What does it take to create a blog

Why blogging?

  • My old domain was unused for the last few years. I had little idea what to put there though.
  • Having a showcase of the things I do which may be interesting for the other people.
  • I like writing and miss it since I switched to tech.
  • There are all those tips from seniors to juniors about writing down the lists of what you've learnt. This makes sense as juniors tend to underestimate their progress in time. So I treat this as an opportunity to have some edulog, maybe helpful for others, maybe just for me.
  • And, of course, I just wanted to build something with my own hands! Well, not from scratch in this case.

To blog or HOW to blog - that is the question

As a teenager I just created an account on Blogger and successfully blogged for another 10 years or longer. Blogger belongs to Google now and will probably end in a few years.

And being a wannabe coder, well, you just kind of have to create your own solution, isn't it right? I've been using Python for pretty much everything in the last three years. Those, however, were just scripts. You run them with python file.py and never actually get to build a whole solution. I felt like I lack the experience in gluing things together. It seemed like a natural solution to build upon my Python knowledge.

Django? Yes, but.

How about Django? Django sounds cool! And I've been to a Django Girls workshop, so this couldn't be that complicated, could it? I've spent a great time playing with a web application in Django. I really have! The app is connected to a Postgres database, uses those cool Jinja templates, I even used Bootstrap to make the site responsive, wrote a nice admin interface and made it possible to use Markdown in the blog posts.

Then I realized I need categories and plenty of other changes that will require more time spent digging in application models and Jinja. I started reading about deployment and went through what Heroku has to offer.

I learned about the DJANGO_SECRET_KEY when I published the code of my app on GitHub and immediately got a warning e-mail that I've compromised something important.

The time has passed and I wasn't any closer to having the actual website out there. In fact it felt like learning programming: with each step I was even further from my goal as I realized how much more I need to learn to make it happen.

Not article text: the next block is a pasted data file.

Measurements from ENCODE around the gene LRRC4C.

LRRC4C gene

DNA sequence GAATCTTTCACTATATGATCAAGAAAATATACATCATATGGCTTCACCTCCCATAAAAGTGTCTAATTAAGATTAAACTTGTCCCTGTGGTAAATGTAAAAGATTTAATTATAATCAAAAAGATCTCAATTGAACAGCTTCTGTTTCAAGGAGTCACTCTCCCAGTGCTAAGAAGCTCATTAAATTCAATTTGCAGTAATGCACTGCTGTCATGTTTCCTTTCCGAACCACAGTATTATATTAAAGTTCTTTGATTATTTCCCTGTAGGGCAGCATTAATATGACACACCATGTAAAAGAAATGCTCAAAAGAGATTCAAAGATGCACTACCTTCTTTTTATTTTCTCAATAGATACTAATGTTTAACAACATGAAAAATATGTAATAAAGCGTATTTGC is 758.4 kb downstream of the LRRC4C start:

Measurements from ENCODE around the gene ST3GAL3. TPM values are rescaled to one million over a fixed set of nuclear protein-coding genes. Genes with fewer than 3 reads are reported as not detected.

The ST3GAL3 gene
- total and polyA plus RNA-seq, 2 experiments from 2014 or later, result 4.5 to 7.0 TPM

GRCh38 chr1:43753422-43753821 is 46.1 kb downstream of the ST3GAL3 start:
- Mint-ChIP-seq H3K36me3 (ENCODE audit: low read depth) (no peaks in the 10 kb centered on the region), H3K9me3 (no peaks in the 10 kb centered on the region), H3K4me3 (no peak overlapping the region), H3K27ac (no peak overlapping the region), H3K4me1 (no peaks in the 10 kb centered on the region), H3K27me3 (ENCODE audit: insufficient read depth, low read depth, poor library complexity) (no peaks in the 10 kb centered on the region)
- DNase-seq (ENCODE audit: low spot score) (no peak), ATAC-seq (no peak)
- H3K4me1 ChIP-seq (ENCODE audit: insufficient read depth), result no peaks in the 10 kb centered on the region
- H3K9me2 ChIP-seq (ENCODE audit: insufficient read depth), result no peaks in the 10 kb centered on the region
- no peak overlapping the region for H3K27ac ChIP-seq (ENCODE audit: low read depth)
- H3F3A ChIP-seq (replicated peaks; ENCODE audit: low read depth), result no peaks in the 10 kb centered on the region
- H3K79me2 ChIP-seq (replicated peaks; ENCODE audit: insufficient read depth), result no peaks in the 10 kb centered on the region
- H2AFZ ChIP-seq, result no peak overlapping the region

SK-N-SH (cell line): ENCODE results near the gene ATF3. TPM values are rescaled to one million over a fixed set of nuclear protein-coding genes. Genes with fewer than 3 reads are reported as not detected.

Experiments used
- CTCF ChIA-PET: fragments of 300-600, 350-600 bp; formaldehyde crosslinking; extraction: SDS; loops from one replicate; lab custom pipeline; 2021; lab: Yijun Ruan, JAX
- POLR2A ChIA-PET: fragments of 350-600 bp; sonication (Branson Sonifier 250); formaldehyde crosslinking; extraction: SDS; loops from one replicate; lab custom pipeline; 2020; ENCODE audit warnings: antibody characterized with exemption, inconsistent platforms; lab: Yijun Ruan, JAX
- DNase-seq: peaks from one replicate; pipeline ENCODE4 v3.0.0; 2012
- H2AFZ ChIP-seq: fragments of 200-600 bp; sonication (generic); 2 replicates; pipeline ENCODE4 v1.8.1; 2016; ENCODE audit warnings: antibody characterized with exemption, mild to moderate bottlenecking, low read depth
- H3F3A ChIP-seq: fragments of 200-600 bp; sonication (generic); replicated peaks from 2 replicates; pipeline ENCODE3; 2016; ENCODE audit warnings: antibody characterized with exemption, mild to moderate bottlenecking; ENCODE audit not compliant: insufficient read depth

Static and simple

I went to look for something more down-to-earth. I remembered our project's blog which was on the other side of the complexity spectrum: there were Markdown blog posts and deployment on commit on GitHub. No databases, minimum code, static site - suddenly this sounded so beautifully simple! Why to overcomplicate things? I took a long look at that other blog and realized it was built on the extension to Pelican engine, which is written in Python. I looked also at Jekyll and later Hugo, but decided to stick to what seemed like a nice case of gluing task I intended to perform.


First things first: I went through all the Pelican themes. I was looking for something minimalistic yet pretty with a support of categories and optionally tags. That was surprisingly tough task. One of the last on the list was MinimalXY by Petr Nohejl (funnily enough, a developer from Brno) which I felt in love with as soon as I saw it.

So I was decided and could frantically start with edits:

  • deleting plenty of code I didn't want. That was a nice exercise in reading someone else's code.
  • removing Google Analytics related code for now as I'm not sure I want to track anything here.
  • installing the Open Sans font locally rather than fetching it from Google Fonts.

Out there

I was never inclined to frontend and have limited knowledge about its technologies. The edits I've made were nice small tasks forcing me to look for explanations around the Internet. It makes me still a bit uneasy that I don't understand everything in the project.

Inspired by Honza Javorek's weeknotes script I made a template generator to make it easier to add new posts. Thanks! Many other inspirations came from the open source projects on GitHub. I took a look at deployment routines, went through some people's configurations and repository structures.

And all of this crash course took place in around a week. This time I feel like a winner :).